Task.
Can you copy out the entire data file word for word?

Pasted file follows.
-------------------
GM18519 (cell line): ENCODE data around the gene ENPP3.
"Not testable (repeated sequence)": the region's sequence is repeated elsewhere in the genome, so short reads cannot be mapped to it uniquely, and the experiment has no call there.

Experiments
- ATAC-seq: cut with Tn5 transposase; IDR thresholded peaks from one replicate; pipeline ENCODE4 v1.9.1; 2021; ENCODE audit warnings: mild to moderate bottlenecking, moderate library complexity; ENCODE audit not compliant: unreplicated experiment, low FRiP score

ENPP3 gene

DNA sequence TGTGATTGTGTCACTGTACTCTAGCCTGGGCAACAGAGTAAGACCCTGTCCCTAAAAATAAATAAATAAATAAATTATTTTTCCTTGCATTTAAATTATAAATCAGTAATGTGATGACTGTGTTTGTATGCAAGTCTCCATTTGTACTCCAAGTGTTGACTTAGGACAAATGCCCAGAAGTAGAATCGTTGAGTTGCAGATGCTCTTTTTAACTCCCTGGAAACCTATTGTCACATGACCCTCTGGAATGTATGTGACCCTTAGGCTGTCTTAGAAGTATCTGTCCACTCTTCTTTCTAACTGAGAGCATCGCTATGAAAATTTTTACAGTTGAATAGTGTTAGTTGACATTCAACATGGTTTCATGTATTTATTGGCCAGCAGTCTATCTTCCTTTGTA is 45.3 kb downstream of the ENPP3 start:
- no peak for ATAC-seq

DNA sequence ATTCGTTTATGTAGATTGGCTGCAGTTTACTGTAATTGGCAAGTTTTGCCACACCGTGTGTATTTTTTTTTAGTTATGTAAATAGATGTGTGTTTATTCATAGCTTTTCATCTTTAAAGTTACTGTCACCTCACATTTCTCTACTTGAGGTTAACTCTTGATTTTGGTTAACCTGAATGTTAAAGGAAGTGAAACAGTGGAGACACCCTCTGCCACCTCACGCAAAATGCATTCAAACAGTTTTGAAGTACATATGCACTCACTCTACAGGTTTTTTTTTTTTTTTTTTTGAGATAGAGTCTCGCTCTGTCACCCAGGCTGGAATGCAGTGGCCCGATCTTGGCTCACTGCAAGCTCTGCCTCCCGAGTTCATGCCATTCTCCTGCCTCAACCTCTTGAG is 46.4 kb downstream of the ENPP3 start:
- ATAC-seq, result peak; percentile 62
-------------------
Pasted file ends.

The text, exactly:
GM18519 (cell line): ENCODE data around the gene ENPP3.
"Not testable (repeated sequence)": the region's sequence is repeated elsewhere in the genome, so short reads cannot be mapped to it uniquely, and the experiment has no call there.

Experiments
- ATAC-seq: cut with Tn5 transposase; IDR thresholded peaks from one replicate; pipeline ENCODE4 v1.9.1; 2021; ENCODE audit warnings: mild to moderate bottlenecking, moderate library complexity; ENCODE audit not compliant: unreplicated experiment, low FRiP score

ENPP3 gene

DNA sequence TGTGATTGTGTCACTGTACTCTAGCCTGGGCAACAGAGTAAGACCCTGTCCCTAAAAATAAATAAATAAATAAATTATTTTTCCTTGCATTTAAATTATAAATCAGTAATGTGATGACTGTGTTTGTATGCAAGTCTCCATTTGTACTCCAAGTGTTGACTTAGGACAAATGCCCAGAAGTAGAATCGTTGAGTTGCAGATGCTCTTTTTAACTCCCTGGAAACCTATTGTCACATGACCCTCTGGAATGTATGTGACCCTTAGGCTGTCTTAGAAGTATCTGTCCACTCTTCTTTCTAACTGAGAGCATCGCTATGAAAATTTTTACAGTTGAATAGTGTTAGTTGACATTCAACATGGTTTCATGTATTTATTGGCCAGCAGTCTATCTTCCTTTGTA is 45.3 kb downstream of the ENPP3 start:
- no peak for ATAC-seq

DNA sequence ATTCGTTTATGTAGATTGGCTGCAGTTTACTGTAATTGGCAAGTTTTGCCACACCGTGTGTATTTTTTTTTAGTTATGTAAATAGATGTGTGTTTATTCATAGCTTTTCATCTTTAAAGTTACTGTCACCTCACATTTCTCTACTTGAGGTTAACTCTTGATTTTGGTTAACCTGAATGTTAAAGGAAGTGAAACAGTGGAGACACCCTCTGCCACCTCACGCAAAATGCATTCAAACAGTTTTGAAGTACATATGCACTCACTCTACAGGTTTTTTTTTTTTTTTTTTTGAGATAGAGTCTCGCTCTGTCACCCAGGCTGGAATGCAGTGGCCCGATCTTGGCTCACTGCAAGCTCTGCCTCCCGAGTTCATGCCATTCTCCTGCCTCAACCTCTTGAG is 46.4 kb downstream of the ENPP3 start:
- ATAC-seq, result peak; percentile 62